22. RedLogix 22

    but the right to own property is paramount to a free and productive society.

    I guess that is one of the places where our world views diverge so profoundly. In my view all rights exist in balance with each other and no single right is ‘paramount’ as you put it.

    Even you must agree that there are limits on the right of property ownership. For instance just because you CAN own a slave, does not mean that you SHOULD be able to. The human rights of that person are more important in this case, that the property rights of his/her would be owner.

    He wants the perceived security of being a part owner of the business, he needs to buy shares. What’s wrong with that??

    Well yes, but most owners are very reluctant to part with their business shares to their employees. What is generally more practical is some form of profit sharing.

  23. Redbaiter 23

    “What is generally more practical is some form of profit sharing.”

    If ever there was a claim that demonstrated your utter ignorance of commercial reality it was this one. Its completely impractical for so many reasons its a stark demonstration of your complete and utter ignorance that you clearly can’t think of one.

  24. RedLogix 24

    Its completely impractical for so many reasons its a stark demonstration of your complete and utter ignorance that you clearly can’t think of one.

    Not at all. I was for seven years the employee of a California based corporate that ran a genuine 15% profit share for all non-sales commissioned staff. (Who had their own separate reward system.)

    It worked really well. One very good year I got about NZ$12,000 gross (this is in the 80’s). It was generally well received and respected throughout the company. It was my positive experience in this regard which prompted me to mention this alternative.

    Besides, you still haven’t tackled the problem that most business owners do not WANT to part with shares to their employees.

  25. Redbaiter. Have you heard of the concept of conflict of rights? The business owner has an onwership right over their business, the employee has work rights – sometimes these rights conflict and there is a balance to be stuck. This new law puts the balance entirely in favour of the business owner, which is not usually how we organise rights in our politico-legal tradtion.

    You see, rights exist to counter power imbalances –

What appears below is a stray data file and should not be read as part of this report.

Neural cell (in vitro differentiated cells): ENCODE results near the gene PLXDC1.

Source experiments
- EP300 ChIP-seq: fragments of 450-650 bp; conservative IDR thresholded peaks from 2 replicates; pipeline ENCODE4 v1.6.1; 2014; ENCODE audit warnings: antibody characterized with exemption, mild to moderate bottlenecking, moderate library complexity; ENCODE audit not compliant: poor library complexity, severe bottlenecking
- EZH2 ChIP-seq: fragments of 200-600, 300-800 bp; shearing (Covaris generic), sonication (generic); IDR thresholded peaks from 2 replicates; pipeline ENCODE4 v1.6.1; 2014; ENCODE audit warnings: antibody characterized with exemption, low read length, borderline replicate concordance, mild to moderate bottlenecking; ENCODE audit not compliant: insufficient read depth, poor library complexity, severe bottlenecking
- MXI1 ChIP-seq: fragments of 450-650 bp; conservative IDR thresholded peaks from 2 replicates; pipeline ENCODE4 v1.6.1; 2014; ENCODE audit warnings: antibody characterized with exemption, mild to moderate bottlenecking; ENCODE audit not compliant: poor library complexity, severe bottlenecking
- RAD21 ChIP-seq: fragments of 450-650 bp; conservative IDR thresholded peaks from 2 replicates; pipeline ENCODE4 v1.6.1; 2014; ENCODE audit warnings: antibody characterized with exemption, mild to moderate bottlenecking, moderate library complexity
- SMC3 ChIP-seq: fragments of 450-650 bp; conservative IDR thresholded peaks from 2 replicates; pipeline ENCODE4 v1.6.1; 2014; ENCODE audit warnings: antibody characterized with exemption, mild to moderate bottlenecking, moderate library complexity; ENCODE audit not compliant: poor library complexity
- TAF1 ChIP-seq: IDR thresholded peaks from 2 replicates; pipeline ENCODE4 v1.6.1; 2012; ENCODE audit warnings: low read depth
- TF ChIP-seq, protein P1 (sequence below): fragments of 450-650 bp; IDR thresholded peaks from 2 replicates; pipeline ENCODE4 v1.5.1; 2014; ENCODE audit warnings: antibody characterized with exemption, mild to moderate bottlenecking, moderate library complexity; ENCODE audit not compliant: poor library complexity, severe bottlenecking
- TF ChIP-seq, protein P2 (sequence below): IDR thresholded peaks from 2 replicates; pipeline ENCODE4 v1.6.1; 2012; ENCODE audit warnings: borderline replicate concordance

the owner’s property rights exist to counter the overwhelming power of the State (they mean that despite having the ability to do so, the State is not allowed to do whatever the hell it wants with private property, it’s allowable actions are limited to those delineated by Parliament the sovereign representative of the people),

    the employee’s rights exist to redress the power of the employer in the employment relationship (meaning that despite having the power to do so, an employer is not allowed to use or get rid of labour as it chooses but only as permitted by law).

  26. I’m still trying to add up the value of unions to a civilised society.

    No wonder in America they are trying to push the law to kill all secret ballots allowing unions to strongarm workers into joining them.

    I know I am anti Union but you got to understand, I know you guys here all are aligned heavily with them and I have not seen any arguements here on what exactly the Government should do. All I see is people getting upset because we have not enough Maoris or Women involved so I assume you’re not taking the crisis that seriously.

    Maybe worth a post – what does the Standard think will help NZ, right now.

    Cheers

    • TBA 26.1

      Clint I understand your difficulty in trying to work out what Unions actually add to a civilised society and as a former Union Rep for the PSA I would say that they add very little.

      I first joined the union under the belief that they were there to ensure that employees rights were taken care of, that they we’re protected from bad employers etc. Unfortunately what I found was that they were more interested in ensuring that we all voted Labour and kept paying our dues.

      In the two cases I had to deal with as rep the head office told me to side with the WINZ Manger as it would make life easier for all and I ended up getting better assistance from a local law firm which dealt with the situations free of charge (damn those corporates).

      I still firmly believe that unions have a place in society as I believe that the two individuals I was able to help lacked the confidence, ability and yes plain old pig headedness to get the results themselves, this is where unions should be helping their members. However instead they are more interested in their own belief of self importance and ensuring the dues keep on flowing.

  27. jimbo 27